By using this site, you agree to our updated Privacy Policy and our Terms of Use. Manage your Cookies Settings.
440,097 Members | 1,580 Online
Bytes IT Community
+ Ask a Question
Need help? Post your question and get tips & solutions from a community of 440,097 IT Pros & Developers. It's quick & easy.

file.readlines() - gives me error (bad file descriptor)

P: n/a
Hey guys,

I can't figure this one out, why is this simple script giving me
problems?

logfile=file(r'test.txt','w')
logfile.write('datetime')
test=logfile.readlines()

When I run it I get the error message:
Traceback (most recent call last):
File "C:\Documents and Settings\Gregory\My Documents\Get New Great
Job\testfile.py", line 3, in ?
test=logfile.readlines()
IOError: [Errno 9] Bad file descriptor

I'm running Windows XP, Python 2.3.3 (#51, Dec 18 2003, 20:22:39) [MSC
v.1200 32 bit (Intel)] on win32
Any help would be greatly appricated.

Thanks,

Greg

Jul 18 '05 #1
Share this Question
Share on Google+
9 Replies


P: n/a
Thus spake wo********@gmail.com (wo********@gmail.com):
Hey guys,

I can't figure this one out, why is this simple script giving me
problems?

logfile=file(r'test.txt','w')

^^^

You've opened the file in write mode. To read from the file,
you'll have to reopen it in read mode ("r").

Also, if the file you're dealing with really is a log file,
you probably want don't want to open it in write mode for
writing information either, since that will truncate the
file and lose previously logged information. Try append mode
("a") instead.

Cheers,
Aldo
--
Aldo Cortesi
al**@nullcube.com
http://www.nullcube.com
Off: (02) 9283 1131
Mob: 0419 492 863
Jul 18 '05 #2

P: n/a
I tried
logfile=file(r'test.txt','w+')
logfile.write('datetime')
test=logfile.readlines()
print test

I got :
Open an encoded file using the given mode and return
a wrapped version providing transparent encoding/decoding.

Note: The wrapped version will only accept the object format
defined by the codecs, i.e. Unicode objects for most builtin
codecs. Output is also codec dependent and will usually by
Unicode as well.

Files are always opened in binary mode, even if no binary mode
was specified. This is done to avoid data loss due to encodings
using 8-bit values. The default file mode is 'rb' meaning to
open the file in binary read mode.

encoding specifies the encoding which is to be used for the
file.

errors may be given to define the error handling. It defaults
to 'strict' which causes ValueErrors to be raised in case an
encoding 
and a hell lot of junk. Can anyone explain that???
AFAIK w+ was ment for opening a file for both writting and reading...

Regards,
Garry
On Thu, 6 Jan 2005 12:03:27 +0530, Vishnu <vi******@acmet.com> wrote:
logfile = file(r'test.txt','w')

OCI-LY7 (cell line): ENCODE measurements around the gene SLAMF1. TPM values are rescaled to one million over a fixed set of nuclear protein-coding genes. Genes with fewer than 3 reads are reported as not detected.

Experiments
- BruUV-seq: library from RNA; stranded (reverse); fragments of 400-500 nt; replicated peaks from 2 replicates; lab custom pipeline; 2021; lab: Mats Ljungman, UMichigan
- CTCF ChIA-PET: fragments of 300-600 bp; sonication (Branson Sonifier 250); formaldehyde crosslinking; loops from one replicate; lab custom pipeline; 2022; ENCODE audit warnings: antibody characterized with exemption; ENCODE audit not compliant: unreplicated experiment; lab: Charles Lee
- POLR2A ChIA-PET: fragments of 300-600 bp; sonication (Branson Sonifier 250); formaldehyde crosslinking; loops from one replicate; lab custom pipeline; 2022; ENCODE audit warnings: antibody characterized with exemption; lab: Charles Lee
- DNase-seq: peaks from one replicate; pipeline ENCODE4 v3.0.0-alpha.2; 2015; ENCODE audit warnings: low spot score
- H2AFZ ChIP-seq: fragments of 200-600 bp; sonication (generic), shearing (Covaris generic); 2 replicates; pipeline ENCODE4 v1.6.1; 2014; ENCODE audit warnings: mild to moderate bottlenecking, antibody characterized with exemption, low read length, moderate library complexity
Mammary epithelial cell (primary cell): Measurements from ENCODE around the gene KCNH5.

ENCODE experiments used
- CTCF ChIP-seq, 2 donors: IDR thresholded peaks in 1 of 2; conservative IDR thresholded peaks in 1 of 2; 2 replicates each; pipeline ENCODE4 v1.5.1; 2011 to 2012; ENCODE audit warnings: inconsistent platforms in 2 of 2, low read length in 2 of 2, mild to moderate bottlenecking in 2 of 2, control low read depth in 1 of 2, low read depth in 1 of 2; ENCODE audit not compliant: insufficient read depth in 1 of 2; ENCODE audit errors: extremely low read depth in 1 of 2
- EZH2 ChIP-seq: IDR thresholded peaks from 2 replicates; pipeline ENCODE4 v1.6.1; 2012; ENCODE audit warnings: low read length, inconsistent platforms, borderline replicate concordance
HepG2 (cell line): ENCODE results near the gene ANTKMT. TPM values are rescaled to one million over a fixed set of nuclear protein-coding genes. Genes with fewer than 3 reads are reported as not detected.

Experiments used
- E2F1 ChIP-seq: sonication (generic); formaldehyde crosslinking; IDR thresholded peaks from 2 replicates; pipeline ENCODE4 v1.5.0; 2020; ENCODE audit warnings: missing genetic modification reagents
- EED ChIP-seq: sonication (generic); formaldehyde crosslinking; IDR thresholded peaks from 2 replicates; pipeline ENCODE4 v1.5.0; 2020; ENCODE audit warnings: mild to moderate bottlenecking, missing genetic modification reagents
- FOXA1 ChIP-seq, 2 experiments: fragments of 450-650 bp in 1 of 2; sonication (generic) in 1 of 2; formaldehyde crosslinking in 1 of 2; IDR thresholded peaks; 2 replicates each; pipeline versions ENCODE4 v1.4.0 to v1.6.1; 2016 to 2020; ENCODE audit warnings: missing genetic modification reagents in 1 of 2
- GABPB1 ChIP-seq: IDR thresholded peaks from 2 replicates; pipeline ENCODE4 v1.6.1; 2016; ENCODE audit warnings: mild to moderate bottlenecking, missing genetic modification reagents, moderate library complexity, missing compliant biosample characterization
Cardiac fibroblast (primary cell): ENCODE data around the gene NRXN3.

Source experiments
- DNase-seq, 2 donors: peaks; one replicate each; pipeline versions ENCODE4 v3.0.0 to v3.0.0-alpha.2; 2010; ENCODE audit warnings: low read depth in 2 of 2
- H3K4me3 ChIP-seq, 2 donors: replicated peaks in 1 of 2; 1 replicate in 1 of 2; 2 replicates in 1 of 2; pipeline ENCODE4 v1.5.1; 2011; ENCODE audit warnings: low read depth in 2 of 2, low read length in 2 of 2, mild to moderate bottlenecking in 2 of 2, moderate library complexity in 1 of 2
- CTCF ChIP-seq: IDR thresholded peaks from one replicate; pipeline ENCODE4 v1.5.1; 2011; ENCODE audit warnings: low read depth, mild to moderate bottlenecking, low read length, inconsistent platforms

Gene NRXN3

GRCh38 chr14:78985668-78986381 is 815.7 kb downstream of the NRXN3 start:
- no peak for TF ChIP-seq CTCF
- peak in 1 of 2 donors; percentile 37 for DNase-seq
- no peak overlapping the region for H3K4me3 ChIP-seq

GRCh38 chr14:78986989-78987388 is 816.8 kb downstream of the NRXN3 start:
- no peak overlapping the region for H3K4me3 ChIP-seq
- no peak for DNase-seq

logfile.write('datetime')
logfile.close() # <- close the file

logfile = file(r'test.txt','r') # <- Open the file in read mode
test=logfile.readlines()


~Vishnu.

-----Original Message-----
From: py************************************@python.org
[mailto:py************************************@pyth on.org] On Behalf Of
wo********@gmail.com
Sent: Thursday, January 06, 2005 11:53 AM
To: py*********@python.org
Subject: file.readlines() - gives me error (bad file descriptor)

Hey guys,

I can't figure this one out, why is this simple script giving me
problems?

logfile=file(r'test.txt','w')
logfile.write('datetime')
test=logfile.readlines()

When I run it I get the error message:
Traceback (most recent call last):
File "C:\Documents and Settings\Gregory\My Documents\Get New Great
Job\testfile.py", line 3, in ?
test=logfile.readlines()
IOError: [Errno 9] Bad file descriptor

I'm running Windows XP, Python 2.3.3 (#51, Dec 18 2003, 20:22:39) [MSC
v.1200 32 bit (Intel)] on win32
Any help would be greatly appricated.

Thanks,

Greg

--
http://mail.python.org/mailman/listinfo/python-list

--
http://mail.python.org/mailman/listinfo/python-list

--
Thanks and Regards,
GSS
Jul 18 '05 #3

P: n/a
logfile=file(r'test.txt','a+')
logfile.write('datetime')
logfile.flush()
test=logfile.readlines()
print test

I added logfile.flush(), the 'datetime' was written in the file
correctly but I couldn't get any result...

Crazy!
Garry
Jul 18 '05 #4

P: n/a
There's nothing crazy going on here. The file's current position moves
as you write into it. Both read and write operation use the same
offset. The tell() method gives you the current position at any time.
When you append to a file the position moves to the end of the file so
that the next write happens at the end. You normally wouldn't read
from the file that you are writing into. To read from the beginning,
change the position with seek. Here's how you do it:
logfile=file(r'test.txt','a+')
logfile.write('datetime')